Letter: How to achieve democratic reform

Click to follow
The Independent Online
Sir: The Independent must be congratulated for its clear and informative coverage of the recommendations of the Plant Committee's report on electoral systems (21 April). Central to any debate on the merits or demerits of electoral reform must be the understanding of what the confusing assortment of letters - STV, FPTP, AMS, etc - would actually mean in the polling station.

The debate surrounding Plant, however, has been distorted by those who still subscribe to the outdated Eighties' notion that proportional representation for the Commons is the be-all and end-all of constitutional reform - that if we adopt this or that system of election to the Commons all will be right.

This attitude, fallen into by Laurence Mann and Carole Tongue in their letters of 23 April, displays a worrying Commons-centrism, and completely ignores the context in which the Plant recommendations for the Commons were made - as part of a package that included election to a reformed House of Lords by Regional List and List PR for European parliamentary elections as well.

What the more ardent proponents of particular electoral systems fail to grasp is that far more important than individual systems for individual chambers is the creation of a plurality of democratically accountable institutions, each checking, restraining and limiting the powers of the others. That is the democratic agenda for the Nineties, and that is what lies at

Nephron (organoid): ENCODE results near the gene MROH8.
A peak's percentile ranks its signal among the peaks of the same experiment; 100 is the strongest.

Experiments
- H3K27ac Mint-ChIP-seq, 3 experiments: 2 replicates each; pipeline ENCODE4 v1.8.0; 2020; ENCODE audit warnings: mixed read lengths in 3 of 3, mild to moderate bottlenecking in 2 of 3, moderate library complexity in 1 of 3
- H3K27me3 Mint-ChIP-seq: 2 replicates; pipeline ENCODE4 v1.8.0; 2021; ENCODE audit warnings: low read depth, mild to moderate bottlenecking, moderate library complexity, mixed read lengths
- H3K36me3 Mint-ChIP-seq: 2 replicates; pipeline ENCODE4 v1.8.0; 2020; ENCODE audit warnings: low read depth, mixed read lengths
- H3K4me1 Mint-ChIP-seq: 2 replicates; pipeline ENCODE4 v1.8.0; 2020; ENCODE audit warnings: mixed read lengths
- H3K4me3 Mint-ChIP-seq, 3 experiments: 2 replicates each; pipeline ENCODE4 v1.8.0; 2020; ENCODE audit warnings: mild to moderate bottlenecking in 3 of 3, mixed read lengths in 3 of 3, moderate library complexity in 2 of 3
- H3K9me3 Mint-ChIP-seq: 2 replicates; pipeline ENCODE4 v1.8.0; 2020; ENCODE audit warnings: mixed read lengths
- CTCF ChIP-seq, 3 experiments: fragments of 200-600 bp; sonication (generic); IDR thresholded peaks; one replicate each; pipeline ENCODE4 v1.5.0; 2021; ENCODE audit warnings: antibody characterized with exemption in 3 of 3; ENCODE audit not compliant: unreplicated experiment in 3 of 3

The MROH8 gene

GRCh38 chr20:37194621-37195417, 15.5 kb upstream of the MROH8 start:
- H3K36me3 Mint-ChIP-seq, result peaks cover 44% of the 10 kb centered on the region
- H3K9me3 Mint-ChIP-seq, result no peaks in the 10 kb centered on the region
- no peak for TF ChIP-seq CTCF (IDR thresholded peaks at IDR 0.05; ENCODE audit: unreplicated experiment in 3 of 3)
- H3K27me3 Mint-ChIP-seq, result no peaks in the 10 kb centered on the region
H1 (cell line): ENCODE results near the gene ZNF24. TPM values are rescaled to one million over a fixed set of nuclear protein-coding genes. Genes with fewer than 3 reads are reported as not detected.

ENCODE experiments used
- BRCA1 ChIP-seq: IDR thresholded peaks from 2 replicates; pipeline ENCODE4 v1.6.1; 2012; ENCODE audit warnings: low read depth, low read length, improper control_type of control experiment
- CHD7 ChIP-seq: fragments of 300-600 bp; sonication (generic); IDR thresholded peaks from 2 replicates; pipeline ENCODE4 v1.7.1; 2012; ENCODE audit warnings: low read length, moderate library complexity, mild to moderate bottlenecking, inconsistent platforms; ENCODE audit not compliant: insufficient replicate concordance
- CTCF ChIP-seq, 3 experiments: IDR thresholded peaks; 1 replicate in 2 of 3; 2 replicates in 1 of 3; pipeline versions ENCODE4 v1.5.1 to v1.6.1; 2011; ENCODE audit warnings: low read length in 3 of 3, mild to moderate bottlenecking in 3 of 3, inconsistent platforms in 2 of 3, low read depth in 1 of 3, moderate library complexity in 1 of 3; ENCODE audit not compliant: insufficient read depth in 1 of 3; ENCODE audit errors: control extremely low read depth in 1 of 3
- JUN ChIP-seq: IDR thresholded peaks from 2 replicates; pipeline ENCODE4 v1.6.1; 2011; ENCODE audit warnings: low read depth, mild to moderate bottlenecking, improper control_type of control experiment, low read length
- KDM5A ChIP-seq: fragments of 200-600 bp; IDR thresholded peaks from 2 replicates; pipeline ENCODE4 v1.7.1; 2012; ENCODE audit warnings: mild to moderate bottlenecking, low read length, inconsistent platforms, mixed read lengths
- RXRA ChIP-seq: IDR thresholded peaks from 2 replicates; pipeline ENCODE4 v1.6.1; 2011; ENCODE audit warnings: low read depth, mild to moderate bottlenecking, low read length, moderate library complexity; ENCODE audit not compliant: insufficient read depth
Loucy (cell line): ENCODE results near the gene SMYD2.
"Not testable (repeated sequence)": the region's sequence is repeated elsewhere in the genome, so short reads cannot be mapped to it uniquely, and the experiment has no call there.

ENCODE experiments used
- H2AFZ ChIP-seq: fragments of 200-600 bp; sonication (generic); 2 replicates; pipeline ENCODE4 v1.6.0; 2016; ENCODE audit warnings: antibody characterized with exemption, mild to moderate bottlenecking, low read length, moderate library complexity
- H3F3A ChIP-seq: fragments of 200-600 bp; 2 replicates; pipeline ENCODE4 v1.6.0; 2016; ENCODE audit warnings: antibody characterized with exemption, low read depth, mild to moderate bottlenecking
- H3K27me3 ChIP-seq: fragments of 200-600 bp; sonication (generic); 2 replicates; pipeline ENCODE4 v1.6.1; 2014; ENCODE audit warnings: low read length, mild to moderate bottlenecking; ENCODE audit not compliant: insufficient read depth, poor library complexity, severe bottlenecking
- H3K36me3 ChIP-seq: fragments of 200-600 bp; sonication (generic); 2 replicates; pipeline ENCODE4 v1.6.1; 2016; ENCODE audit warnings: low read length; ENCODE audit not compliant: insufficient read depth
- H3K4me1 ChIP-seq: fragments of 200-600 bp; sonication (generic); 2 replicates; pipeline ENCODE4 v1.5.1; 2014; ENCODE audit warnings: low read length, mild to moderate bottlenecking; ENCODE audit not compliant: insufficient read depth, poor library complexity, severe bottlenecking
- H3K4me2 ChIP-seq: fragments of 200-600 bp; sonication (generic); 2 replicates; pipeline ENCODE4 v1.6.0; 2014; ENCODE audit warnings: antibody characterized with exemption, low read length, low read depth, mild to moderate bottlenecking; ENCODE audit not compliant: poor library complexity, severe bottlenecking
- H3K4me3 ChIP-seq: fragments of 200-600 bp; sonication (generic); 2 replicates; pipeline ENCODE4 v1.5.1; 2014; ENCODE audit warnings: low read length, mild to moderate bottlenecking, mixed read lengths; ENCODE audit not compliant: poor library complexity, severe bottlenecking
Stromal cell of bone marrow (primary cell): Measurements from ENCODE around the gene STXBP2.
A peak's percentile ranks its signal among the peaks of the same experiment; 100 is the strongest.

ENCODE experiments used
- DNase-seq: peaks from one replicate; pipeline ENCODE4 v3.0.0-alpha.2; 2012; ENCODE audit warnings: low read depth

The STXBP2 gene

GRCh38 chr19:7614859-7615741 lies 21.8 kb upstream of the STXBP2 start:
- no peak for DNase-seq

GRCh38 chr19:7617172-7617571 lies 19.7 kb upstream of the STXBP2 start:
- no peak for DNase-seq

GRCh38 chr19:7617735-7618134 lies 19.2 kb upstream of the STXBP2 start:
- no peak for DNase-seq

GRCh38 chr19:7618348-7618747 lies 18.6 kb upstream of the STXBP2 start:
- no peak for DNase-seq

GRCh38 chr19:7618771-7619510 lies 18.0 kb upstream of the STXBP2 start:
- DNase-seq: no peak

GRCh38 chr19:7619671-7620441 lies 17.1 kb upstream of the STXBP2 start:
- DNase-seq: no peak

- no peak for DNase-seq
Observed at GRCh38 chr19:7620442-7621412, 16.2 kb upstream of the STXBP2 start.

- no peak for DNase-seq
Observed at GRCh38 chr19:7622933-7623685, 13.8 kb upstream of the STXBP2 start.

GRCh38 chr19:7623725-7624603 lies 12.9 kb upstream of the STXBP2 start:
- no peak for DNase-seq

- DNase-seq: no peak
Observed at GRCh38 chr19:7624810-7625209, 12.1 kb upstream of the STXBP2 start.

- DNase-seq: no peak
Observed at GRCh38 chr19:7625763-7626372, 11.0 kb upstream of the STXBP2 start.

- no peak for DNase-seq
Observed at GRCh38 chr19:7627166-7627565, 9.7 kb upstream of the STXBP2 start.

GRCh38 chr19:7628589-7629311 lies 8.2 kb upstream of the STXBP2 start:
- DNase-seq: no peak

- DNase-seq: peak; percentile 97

the heart of the recommendations coming from both Plant and Labour's Commission on the Constitution.

There is no 'Holy Grail' of electoral systems. All have their strong and weak points, and all excite far stronger reactions - both for and against - than they deserve.

The crisis of confidence in our democracy, which crosses all political and social classes, will not be resolved by simply changing the way we elect 650 MPs to Parliament, but by creating a new political order in which the excessive powers granted to the executive and its client first chamber are spread between a diversity of

different centres of power - to a new second chamber, to independent local and regional government, and back to citizens themselves through a British Bill of Rights.

When those in all parties who are now wasting time, maintaining long-established positions in an essentially sterile debate - 'my system is better than your system' - recognise the need to view constitutional reform within a wider context, perhaps we will be able to achieve real democratic reform in this country.

Yours faithfully,


MP for Nottingham North


House of Commons

London, SW1

23 April